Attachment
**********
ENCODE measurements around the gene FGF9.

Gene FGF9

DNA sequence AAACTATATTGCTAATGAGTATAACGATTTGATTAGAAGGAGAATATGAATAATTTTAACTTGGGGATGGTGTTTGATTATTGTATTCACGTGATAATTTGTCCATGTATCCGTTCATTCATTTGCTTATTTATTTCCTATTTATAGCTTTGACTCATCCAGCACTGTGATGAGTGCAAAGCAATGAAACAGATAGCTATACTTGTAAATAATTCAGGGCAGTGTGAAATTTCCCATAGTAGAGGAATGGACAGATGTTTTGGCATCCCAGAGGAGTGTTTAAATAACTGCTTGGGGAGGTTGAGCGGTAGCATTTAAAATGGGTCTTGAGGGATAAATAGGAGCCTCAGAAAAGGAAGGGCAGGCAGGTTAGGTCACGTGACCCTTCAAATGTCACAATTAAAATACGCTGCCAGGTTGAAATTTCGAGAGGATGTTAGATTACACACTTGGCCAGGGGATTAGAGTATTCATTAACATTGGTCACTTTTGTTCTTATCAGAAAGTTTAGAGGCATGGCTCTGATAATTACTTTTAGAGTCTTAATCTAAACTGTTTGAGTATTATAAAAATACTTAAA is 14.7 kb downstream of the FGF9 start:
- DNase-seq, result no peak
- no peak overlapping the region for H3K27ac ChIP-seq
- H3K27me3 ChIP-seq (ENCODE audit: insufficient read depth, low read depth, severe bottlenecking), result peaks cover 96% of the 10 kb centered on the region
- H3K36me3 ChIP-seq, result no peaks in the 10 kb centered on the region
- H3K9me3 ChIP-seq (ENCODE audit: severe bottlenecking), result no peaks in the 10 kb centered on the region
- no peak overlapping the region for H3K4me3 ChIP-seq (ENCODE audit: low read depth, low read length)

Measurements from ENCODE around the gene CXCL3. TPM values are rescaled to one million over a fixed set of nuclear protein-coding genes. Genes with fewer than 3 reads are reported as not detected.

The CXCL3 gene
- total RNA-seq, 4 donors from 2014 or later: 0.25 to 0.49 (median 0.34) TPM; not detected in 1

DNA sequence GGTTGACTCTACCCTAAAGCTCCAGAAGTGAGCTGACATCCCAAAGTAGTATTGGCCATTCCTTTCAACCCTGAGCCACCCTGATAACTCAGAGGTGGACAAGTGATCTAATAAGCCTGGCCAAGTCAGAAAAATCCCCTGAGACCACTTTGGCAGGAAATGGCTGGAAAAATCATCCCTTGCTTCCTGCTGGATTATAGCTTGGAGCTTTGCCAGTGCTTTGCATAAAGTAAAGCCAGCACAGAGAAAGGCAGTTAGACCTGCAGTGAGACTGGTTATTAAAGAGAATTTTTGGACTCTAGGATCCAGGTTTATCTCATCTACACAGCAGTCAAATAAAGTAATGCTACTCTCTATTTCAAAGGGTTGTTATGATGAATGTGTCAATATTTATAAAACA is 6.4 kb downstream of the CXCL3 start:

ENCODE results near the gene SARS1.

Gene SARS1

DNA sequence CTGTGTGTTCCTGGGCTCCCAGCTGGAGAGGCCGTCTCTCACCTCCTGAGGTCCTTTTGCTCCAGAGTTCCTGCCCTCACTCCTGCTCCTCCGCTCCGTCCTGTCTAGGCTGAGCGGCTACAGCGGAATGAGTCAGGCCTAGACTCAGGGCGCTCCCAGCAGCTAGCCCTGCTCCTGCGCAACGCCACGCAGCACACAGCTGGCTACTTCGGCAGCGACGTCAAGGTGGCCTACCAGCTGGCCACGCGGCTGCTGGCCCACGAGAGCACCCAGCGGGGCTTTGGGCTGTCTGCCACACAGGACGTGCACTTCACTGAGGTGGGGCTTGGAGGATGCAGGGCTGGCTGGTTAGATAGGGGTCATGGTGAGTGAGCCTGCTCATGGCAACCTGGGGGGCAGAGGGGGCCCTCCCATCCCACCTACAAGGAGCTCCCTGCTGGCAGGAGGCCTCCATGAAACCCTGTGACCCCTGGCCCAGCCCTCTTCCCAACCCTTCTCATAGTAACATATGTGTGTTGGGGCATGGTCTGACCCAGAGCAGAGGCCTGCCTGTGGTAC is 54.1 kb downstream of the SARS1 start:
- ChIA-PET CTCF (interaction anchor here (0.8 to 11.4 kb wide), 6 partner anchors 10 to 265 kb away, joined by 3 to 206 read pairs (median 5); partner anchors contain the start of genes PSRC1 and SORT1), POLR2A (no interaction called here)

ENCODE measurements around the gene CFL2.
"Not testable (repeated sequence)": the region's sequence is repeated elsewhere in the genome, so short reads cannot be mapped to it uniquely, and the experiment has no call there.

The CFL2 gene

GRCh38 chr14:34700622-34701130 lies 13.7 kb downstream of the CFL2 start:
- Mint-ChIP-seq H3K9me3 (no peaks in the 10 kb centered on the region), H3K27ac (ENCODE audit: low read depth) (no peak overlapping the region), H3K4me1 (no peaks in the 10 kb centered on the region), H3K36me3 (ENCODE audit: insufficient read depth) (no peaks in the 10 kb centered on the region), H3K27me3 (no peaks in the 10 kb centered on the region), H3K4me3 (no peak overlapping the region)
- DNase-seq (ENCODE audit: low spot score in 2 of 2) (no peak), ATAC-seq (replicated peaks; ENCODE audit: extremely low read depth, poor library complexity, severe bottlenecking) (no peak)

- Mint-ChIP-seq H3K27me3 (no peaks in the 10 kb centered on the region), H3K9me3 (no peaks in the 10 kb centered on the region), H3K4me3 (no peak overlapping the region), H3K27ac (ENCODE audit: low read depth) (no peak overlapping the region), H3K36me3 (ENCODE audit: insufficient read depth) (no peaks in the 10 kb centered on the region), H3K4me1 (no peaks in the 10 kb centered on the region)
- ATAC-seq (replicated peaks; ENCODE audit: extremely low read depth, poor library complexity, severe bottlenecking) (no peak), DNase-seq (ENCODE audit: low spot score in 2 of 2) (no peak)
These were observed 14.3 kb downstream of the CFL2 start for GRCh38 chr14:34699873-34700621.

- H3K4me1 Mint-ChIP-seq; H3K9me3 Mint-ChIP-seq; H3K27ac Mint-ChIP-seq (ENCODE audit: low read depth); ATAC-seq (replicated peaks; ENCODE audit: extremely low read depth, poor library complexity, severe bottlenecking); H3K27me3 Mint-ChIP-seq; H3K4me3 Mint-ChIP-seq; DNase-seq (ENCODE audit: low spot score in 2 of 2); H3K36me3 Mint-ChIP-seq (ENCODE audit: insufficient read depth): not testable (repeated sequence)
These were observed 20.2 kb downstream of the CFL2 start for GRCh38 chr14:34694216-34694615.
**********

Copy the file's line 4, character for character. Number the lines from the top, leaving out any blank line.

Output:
- DNase-seq, result no peak